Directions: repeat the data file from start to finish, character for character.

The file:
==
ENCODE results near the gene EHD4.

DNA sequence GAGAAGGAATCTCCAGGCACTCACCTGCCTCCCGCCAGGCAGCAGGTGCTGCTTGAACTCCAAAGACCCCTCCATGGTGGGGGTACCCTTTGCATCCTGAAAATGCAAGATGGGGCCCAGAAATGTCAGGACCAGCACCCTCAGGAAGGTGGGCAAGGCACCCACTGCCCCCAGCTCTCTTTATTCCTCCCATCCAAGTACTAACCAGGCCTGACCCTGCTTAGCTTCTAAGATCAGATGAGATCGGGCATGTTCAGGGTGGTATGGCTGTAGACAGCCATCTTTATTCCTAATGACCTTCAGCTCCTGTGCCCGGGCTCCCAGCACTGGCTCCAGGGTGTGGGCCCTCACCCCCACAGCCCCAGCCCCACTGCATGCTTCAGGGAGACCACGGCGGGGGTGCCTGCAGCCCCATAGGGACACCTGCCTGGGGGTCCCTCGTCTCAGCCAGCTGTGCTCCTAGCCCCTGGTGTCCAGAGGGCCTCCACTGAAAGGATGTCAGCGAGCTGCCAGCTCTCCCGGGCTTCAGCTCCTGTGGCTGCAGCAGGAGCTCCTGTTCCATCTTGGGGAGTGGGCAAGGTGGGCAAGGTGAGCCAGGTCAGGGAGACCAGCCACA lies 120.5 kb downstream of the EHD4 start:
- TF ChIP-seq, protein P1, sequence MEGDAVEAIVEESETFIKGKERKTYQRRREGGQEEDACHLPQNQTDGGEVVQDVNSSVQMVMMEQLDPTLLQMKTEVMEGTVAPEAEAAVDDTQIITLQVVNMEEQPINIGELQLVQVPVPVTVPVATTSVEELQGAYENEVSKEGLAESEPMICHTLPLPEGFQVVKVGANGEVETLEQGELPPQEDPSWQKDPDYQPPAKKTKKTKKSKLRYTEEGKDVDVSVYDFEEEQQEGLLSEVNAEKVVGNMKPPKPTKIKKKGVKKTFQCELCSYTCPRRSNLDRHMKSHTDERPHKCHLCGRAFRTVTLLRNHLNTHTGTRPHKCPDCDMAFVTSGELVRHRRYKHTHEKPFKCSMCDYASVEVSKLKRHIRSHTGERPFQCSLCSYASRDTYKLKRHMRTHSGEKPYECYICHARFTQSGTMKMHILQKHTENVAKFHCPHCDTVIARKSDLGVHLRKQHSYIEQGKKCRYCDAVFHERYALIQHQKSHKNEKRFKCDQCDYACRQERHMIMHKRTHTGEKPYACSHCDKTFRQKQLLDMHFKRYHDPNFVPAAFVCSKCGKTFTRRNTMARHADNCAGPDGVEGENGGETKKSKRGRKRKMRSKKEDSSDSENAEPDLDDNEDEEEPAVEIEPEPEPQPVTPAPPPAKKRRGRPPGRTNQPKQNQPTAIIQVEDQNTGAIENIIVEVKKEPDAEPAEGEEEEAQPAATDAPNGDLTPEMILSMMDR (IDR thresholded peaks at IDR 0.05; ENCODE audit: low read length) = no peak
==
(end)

ENCODE results near the gene EHD4.

DNA sequence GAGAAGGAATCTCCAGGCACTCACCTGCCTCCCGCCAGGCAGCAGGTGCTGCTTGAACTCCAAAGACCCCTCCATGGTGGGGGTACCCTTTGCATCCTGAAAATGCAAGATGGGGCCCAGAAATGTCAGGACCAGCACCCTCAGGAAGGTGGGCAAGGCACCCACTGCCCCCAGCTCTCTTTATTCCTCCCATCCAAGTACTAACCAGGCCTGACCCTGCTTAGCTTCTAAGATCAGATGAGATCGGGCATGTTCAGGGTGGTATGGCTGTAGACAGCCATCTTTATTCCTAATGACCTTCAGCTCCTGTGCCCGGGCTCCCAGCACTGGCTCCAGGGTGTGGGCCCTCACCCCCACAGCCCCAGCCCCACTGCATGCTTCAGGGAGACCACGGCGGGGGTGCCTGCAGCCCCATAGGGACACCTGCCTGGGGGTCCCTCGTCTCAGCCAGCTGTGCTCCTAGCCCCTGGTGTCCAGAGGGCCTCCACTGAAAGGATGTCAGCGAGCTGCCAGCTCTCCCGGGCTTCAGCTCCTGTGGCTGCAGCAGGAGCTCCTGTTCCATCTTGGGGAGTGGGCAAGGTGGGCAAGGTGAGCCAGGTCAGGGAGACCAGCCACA lies 120.5 kb downstream of the EHD4 start:
- TF ChIP-seq, protein P1, sequence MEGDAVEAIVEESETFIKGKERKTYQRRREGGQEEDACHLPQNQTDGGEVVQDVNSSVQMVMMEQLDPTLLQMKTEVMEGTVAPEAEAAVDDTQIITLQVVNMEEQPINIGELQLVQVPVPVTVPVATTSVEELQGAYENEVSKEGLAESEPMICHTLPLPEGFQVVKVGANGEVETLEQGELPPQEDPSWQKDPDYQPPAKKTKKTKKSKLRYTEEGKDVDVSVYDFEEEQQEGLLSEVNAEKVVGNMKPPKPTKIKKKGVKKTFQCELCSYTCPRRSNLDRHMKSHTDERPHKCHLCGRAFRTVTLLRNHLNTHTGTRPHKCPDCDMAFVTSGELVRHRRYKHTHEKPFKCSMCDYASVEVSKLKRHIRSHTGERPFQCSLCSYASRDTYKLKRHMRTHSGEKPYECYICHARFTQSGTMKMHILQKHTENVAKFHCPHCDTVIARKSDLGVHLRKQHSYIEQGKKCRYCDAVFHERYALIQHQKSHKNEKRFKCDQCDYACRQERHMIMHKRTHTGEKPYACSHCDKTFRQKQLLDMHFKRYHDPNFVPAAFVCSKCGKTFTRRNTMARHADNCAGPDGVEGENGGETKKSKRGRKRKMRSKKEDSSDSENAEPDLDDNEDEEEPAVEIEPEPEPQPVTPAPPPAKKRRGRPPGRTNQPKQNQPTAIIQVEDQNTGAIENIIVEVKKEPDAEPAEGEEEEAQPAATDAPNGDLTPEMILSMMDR (IDR thresholded peaks at IDR 0.05; ENCODE audit: low read length) = no peak